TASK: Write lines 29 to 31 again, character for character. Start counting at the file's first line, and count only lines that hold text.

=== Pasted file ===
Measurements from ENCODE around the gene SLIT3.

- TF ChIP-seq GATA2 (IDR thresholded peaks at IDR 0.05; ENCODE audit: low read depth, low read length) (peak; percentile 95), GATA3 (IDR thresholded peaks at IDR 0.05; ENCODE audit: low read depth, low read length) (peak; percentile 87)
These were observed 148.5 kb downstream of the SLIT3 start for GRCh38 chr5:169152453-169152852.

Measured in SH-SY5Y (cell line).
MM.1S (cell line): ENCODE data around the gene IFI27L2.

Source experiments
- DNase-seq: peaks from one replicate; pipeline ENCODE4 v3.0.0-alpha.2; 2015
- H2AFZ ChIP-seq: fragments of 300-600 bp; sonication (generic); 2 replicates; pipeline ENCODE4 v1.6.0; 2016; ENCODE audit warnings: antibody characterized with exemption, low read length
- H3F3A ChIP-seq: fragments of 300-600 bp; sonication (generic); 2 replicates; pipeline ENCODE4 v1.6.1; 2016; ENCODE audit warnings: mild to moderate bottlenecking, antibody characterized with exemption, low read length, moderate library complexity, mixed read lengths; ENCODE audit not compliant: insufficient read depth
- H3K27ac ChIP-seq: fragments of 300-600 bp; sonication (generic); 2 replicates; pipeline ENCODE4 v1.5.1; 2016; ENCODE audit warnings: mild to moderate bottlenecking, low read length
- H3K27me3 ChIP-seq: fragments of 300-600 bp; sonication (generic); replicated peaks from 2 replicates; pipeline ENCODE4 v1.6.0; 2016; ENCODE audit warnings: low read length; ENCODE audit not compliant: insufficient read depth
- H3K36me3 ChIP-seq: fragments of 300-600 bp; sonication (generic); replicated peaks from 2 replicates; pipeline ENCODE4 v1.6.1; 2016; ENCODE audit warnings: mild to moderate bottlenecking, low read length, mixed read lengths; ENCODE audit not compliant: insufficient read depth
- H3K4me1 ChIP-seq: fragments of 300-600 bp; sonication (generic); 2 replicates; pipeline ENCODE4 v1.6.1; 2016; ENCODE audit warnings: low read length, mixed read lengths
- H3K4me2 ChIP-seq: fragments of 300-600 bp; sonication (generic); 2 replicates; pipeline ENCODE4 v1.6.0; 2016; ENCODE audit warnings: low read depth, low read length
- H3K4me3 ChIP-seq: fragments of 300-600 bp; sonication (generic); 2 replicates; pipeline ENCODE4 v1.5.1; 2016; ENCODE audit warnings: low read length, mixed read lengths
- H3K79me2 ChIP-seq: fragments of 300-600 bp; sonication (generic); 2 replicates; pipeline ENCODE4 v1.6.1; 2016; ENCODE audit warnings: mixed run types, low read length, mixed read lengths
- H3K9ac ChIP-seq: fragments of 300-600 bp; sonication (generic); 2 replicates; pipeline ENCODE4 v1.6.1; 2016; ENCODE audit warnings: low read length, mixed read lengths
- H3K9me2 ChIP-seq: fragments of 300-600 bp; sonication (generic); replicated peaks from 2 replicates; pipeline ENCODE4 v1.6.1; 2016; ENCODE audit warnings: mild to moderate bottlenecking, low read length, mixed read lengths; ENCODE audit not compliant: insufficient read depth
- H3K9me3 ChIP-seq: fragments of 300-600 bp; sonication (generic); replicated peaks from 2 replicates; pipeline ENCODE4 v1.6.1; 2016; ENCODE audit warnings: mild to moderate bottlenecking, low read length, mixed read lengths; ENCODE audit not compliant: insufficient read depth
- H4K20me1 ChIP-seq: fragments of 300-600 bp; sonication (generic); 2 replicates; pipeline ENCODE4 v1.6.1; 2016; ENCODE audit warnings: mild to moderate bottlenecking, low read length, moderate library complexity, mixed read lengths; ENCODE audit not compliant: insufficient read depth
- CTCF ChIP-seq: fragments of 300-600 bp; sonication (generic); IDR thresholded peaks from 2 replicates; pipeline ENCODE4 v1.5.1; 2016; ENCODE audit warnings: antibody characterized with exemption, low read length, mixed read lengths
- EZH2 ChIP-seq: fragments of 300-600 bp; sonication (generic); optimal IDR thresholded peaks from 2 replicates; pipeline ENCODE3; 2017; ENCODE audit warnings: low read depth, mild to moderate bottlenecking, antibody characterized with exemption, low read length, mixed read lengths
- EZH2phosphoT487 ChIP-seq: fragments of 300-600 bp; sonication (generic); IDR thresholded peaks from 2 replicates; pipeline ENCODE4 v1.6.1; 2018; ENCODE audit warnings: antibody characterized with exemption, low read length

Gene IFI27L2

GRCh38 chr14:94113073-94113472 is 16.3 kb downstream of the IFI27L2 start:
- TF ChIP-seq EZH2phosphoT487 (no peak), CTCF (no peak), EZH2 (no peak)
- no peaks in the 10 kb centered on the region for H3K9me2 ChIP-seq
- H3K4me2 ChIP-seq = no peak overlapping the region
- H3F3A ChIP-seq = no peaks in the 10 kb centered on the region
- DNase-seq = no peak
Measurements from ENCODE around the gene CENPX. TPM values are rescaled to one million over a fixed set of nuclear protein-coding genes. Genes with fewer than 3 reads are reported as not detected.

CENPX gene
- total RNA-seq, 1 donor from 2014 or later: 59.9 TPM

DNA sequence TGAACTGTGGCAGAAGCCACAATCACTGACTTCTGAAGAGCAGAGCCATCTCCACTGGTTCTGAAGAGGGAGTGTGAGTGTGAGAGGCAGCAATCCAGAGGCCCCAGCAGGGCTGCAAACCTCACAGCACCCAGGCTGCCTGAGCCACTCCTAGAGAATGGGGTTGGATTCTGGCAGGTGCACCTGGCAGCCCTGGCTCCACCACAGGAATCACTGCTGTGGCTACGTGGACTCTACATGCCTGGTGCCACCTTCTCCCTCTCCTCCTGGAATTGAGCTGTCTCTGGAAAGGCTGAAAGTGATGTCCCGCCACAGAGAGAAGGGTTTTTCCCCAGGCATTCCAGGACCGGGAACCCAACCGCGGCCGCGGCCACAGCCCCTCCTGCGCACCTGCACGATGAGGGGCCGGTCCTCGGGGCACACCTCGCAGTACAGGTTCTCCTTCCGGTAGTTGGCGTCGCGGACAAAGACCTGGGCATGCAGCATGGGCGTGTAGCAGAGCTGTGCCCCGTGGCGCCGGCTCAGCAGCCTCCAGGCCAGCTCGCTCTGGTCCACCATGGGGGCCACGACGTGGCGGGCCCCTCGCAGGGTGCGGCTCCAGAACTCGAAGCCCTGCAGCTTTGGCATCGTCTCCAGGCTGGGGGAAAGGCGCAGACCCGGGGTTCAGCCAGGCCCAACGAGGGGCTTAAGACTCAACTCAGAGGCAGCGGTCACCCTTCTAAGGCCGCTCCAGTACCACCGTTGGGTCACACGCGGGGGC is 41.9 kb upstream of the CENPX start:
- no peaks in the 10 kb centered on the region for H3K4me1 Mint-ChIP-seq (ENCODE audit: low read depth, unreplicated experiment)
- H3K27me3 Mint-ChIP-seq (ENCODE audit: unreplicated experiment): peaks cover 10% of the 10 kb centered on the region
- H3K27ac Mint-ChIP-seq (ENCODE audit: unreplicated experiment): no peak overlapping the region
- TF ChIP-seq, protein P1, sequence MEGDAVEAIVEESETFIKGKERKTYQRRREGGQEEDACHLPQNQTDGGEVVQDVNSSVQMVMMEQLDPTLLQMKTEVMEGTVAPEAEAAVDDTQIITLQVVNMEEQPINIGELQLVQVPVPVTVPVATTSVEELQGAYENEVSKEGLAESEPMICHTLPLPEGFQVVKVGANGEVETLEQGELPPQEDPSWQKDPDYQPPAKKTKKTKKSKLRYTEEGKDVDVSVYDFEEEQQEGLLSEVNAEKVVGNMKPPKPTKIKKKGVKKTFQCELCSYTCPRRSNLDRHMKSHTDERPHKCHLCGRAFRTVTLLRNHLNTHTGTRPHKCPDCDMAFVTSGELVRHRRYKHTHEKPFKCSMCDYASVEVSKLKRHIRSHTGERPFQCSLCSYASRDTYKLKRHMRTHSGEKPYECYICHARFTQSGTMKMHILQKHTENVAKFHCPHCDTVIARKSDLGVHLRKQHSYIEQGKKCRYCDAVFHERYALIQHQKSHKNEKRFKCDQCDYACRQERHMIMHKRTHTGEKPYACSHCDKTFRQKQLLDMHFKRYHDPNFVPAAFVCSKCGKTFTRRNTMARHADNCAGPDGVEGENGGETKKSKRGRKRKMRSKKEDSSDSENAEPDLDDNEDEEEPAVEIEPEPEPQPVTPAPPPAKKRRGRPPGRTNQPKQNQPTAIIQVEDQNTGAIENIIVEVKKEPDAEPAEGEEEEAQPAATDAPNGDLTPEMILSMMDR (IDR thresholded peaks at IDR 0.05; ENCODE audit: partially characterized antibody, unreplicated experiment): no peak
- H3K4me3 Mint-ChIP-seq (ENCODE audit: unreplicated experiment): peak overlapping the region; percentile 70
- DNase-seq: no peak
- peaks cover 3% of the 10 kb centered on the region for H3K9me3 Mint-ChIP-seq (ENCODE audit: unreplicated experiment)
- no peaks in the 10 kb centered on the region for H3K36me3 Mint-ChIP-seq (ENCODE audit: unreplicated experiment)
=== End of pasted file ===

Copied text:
- H3F3A ChIP-seq = no peaks in the 10 kb centered on the region
- DNase-seq = no peak
Measurements from ENCODE around the gene CENPX. TPM values are rescaled to one million over a fixed set of nuclear protein-coding genes. Genes with fewer than 3 reads are reported as not detected.